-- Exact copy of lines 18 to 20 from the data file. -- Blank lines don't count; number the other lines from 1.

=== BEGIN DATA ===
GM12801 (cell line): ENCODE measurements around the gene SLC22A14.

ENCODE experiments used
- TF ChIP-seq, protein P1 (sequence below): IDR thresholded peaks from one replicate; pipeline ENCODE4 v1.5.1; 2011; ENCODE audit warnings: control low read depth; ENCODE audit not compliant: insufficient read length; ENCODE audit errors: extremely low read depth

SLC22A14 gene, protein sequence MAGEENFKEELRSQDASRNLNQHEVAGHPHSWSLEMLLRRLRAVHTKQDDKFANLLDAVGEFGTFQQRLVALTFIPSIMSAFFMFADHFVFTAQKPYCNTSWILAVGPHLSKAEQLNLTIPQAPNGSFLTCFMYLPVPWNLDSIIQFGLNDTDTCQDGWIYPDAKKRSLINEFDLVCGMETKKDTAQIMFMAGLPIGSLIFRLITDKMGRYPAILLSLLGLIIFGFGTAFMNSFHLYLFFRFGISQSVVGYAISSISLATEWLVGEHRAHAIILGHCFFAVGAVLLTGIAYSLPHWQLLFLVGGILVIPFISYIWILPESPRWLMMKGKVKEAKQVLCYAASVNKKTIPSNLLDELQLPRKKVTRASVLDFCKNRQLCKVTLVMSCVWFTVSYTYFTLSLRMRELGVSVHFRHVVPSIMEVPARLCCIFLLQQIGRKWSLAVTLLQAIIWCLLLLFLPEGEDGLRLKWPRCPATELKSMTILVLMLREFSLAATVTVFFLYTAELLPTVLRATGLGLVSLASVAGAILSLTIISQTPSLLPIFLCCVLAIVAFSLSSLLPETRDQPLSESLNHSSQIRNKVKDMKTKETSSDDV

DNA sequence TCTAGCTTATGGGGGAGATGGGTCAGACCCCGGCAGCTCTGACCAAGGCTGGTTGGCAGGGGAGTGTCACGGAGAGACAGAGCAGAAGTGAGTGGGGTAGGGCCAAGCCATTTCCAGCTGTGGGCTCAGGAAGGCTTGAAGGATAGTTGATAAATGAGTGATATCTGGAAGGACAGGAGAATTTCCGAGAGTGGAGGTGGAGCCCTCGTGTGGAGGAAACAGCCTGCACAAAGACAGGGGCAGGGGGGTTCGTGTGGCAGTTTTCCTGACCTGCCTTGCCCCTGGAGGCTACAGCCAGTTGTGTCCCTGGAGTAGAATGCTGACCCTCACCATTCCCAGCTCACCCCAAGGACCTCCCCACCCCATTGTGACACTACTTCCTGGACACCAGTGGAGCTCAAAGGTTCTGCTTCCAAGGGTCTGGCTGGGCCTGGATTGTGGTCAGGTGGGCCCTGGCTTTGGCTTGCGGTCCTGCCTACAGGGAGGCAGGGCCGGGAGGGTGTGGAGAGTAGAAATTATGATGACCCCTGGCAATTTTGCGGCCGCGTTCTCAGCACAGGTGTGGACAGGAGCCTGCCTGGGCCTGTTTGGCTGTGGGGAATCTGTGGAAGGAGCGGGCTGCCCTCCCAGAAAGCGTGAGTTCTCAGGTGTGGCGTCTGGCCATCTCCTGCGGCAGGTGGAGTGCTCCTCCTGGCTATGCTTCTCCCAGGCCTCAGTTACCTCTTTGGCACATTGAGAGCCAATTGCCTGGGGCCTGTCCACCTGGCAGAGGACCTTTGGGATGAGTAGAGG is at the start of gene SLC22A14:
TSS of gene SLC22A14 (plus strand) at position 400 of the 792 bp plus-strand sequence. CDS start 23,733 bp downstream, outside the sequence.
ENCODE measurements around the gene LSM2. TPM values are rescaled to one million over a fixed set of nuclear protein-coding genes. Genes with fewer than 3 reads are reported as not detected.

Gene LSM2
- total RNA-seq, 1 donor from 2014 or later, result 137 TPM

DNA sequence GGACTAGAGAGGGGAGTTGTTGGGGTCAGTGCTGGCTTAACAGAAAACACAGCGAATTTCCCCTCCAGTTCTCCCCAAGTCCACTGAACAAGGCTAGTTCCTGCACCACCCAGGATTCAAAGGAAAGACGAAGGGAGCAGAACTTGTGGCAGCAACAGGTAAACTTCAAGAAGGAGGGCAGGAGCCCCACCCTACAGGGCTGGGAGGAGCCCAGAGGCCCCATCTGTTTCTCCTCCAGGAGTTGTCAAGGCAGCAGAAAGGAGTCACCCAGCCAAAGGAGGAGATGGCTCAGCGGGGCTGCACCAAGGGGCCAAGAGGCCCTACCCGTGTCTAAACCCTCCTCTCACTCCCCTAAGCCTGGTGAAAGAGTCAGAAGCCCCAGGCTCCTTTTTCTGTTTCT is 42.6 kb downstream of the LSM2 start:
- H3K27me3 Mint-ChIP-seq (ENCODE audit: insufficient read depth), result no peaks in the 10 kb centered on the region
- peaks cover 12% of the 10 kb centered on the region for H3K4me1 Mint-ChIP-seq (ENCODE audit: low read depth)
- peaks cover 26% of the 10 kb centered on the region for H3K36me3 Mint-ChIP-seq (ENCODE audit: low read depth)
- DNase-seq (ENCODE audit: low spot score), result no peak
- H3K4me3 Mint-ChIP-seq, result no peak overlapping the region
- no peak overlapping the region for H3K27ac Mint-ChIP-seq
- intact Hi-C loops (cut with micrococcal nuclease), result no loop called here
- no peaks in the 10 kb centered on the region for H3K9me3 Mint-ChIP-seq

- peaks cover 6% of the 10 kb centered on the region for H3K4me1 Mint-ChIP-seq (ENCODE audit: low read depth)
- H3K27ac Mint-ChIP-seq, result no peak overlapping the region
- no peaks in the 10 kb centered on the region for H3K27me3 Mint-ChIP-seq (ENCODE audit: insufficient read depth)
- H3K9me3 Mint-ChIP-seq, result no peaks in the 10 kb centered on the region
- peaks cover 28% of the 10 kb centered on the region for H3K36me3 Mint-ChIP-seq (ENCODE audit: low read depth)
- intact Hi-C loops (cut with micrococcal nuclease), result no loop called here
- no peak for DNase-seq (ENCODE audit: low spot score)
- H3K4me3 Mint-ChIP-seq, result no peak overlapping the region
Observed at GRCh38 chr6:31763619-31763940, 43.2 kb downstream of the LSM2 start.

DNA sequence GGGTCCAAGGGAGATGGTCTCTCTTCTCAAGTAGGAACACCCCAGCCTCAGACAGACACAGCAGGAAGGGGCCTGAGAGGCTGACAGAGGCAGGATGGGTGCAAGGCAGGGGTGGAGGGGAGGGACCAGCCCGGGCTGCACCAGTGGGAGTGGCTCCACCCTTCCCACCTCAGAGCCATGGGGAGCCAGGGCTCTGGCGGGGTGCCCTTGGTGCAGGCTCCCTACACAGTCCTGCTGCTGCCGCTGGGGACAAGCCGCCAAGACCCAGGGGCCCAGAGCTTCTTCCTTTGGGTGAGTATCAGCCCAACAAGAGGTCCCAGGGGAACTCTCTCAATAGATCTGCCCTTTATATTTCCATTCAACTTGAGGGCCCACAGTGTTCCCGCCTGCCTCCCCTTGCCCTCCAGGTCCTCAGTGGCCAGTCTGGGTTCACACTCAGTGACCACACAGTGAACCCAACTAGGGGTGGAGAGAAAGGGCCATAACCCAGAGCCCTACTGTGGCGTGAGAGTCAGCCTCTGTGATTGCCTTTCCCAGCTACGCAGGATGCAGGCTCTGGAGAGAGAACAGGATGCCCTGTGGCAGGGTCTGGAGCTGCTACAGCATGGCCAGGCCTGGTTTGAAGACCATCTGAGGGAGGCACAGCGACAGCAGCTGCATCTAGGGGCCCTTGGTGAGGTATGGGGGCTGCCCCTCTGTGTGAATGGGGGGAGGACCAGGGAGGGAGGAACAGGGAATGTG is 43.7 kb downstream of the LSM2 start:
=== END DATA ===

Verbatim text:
- no peaks in the 10 kb centered on the region for H3K9me3 Mint-ChIP-seq

- peaks cover 6% of the 10 kb centered on the region for H3K4me1 Mint-ChIP-seq (ENCODE audit: low read depth)
- H3K27ac Mint-ChIP-seq, result no peak overlapping the region